Mer nylig, he won over a new generation of multiplex audiences in Ridley Scott’s Alien: Covenant (2017) and wowed theatre critics with his solo off-Broadway turn as a pathological liar in Harry Clarke i 2018. New York Times praised the “vulpine charm” that “makes it impossible not to like him, even as he grows alarming”. Aniston, with whom he shares a manager and an agent, saw him in the role and later told The Hollywood Reporter: “I remember leaving the theatre and turning to my producing partner, Kristin Hahn, og si: ‘I don’t care in what capacity, Billy Crudup has to be in Morgenshowet.” The show’s writer, Kerry Ehrin, had imagined Ellison as a 30-year-old young gun, but Crudup flew out to LA to convince her of his vision for the role.
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Crudup felt he had encountered more than his share of Ellisons at galas and charity events. He’d sometimes watch as they scanned the room for the person in a position of power, sussed them out and then tried to win them over. As a New Yorker, he felt intensely attuned to the “capitalistic ambition” that Ellison shares with everyone from pavement level hustlers “selling sunscreen on the subway to the guys who are running Wall Street”, han sier.
Crudup’s own father – Thomas Henry Crudup III – was a hustler with “an appetite for instability”. He rolls his eyes at the memory of the many childhood Saturdays he spent “wading through the stuff he had bought from markets and garage sales to sell on at a tiny margin”. Although he can laugh about it now, his childhood was chaotic. He spent the first eight years of his life in a suburb of Long Island before the family relocated to Texas, then Florida. His parents divorced, remarried, then divorced again.
“I’m doing another show for Apple called Hello Tomorrow, which has elements of my father’s character,” says Crudup. “The guy is selling timeshares on the moon, although it’s unclear if the timeshares are there or not. And that sort of uncertainty was part and parcel of how I grew up. A character like Cory would see anything like that as not worth his time. My dad was operating at the $20-$30 nivå, and Cory wants to go into the most intense environment he can find in this capitalist system and play some high-stakes corporate poker games. He’s playing at the $250-300m table. We haven’t seen him at the billion dollar table yet…”
At the end of season one, we saw Aniston’s Alex Levy melt down in front of the cameras and Cory Ellison elevated from head of network news to CEO. It’s disconcerting to find Crudup’s rebel character (his backstory involves being raised by a powerful single mother who worked in politics) accessorise himself like a classic member of the patriarchy. He lives in a hotel suite that’s all dark-wood panelling, reminiscent of the Trump Tower locker rooms that became a “safe space” for all that sexist macho “banter”.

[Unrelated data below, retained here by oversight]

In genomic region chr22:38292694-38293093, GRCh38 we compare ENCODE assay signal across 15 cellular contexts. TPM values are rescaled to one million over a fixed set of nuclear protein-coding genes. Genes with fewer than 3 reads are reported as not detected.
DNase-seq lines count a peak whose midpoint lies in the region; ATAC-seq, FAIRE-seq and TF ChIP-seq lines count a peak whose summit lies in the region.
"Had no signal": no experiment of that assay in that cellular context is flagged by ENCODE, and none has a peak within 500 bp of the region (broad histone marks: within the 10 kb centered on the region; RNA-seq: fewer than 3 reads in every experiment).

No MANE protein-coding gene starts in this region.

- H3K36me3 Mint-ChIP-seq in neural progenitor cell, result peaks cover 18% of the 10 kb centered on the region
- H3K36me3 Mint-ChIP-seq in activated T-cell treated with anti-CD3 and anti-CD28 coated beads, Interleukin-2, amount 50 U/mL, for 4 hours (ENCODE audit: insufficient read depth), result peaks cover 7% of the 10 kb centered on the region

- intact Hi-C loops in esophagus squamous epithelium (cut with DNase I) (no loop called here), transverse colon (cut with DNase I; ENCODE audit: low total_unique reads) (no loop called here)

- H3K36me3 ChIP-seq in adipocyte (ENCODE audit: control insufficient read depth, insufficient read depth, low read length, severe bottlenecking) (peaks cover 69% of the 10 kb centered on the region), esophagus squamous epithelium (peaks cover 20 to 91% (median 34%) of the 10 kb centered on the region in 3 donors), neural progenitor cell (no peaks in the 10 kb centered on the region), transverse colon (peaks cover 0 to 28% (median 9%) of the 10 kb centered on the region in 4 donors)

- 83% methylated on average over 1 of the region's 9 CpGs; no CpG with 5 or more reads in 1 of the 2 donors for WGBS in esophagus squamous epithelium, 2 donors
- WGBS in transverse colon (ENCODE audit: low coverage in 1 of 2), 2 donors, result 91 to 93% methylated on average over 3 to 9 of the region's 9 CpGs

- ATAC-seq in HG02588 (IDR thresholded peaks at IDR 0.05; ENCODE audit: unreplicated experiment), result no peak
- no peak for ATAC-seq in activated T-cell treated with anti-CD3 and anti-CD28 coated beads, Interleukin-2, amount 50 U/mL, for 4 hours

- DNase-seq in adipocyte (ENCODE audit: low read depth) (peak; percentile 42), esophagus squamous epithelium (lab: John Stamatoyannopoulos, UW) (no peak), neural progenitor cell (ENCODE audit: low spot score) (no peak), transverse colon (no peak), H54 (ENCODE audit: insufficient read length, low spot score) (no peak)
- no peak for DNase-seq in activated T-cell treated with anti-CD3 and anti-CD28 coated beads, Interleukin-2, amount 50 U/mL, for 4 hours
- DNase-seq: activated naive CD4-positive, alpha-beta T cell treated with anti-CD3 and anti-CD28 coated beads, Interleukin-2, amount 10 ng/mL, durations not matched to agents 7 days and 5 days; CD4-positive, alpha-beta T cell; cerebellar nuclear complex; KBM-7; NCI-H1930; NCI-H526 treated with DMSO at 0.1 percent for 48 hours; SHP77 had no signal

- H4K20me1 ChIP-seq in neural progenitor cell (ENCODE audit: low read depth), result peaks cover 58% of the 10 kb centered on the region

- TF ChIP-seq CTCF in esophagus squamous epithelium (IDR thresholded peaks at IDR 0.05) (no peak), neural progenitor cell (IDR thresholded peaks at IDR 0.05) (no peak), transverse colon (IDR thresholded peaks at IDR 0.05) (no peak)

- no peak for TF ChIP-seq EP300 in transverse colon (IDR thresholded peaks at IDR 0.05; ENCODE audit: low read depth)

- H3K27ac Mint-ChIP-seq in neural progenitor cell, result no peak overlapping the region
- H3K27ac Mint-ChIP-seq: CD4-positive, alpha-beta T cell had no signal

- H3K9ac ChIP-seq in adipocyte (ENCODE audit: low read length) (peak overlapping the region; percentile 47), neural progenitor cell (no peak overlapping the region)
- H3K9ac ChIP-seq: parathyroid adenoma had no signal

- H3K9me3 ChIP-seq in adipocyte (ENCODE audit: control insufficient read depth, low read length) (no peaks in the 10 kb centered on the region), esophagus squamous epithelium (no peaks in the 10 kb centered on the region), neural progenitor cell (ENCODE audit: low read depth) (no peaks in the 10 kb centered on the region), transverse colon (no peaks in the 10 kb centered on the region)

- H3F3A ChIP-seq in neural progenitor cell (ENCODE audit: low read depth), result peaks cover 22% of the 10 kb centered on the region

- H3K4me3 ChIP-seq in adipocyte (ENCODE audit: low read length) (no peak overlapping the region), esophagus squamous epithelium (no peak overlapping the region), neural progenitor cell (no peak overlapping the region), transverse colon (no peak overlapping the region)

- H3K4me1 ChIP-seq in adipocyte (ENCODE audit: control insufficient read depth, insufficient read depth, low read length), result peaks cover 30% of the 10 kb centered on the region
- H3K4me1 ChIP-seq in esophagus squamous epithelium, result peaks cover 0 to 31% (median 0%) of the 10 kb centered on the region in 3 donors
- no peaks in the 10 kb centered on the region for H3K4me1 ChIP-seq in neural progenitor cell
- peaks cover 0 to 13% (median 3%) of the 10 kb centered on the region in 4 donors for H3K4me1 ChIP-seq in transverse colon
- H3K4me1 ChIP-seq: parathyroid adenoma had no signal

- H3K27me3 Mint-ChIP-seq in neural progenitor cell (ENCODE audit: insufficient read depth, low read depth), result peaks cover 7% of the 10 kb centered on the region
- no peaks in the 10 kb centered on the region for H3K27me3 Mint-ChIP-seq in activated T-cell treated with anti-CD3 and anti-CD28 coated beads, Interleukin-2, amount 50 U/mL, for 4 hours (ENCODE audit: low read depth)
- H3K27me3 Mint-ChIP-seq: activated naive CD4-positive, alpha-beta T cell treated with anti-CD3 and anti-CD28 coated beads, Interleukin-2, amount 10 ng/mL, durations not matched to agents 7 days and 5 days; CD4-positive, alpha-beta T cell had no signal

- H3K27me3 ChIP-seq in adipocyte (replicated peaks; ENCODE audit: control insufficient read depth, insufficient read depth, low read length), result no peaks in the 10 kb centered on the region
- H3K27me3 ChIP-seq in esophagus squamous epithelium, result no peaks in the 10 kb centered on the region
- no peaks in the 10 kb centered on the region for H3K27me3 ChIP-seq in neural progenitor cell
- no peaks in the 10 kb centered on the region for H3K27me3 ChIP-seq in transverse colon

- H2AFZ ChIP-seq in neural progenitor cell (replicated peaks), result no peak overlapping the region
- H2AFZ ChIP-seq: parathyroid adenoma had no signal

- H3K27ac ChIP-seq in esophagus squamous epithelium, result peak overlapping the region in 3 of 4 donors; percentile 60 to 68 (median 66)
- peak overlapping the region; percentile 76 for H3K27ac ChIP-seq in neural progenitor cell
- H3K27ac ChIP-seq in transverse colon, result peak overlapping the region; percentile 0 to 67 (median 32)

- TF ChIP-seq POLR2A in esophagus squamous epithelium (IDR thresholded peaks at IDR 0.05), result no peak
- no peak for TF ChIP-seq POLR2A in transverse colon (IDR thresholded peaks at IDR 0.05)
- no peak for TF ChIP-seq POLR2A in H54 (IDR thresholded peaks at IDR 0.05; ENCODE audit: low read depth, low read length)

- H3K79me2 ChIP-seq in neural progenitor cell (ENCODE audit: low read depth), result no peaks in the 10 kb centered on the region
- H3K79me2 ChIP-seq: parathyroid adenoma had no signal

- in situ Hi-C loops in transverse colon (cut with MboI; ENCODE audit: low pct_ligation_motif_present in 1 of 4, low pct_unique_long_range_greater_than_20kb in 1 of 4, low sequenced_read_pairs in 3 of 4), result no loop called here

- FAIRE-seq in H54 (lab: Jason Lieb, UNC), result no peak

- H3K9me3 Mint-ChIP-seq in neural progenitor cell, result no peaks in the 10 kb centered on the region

“That surprised me too,” says Crudup. “It was weird to find Cory a little knocked off balance by the promotion. What I think ends up happening to people who ascend to positions of power is that their vocabulary changes. In order to talk to the board of the company with authority, a certain pantomime is required. Cory’s revolutionary discourse about the way things bør be becomes overwhelmed by the theatre of navigating those situations. He thinks: OK, what can I compartmentalise enough so that I can still make the changes I want to make? To get through our lives, every one of us has to make accommodation for those whose worldview we might find distasteful…”
Crudup pauses and grins a Cory-grin again. “My character has a superpower in all of his privilege. He uses it to get into that locker room and make those guys feel safe. But he might be there to steal their shoes and sell them. He wants to use all the trappings of being a straight white affluent male to get into the house of power, then rewrite the rules. Infiltrate and reorganise is his plan.”
I ask Crudup if that’s part of his own, personal plan. He’s an affluent, rett, white man. When did he last use that power to do something disruptive? He laughs. “Good question! If I tell you the first thing that comes to mind then I’m revealing things about my personal life… and I usually obfuscate…”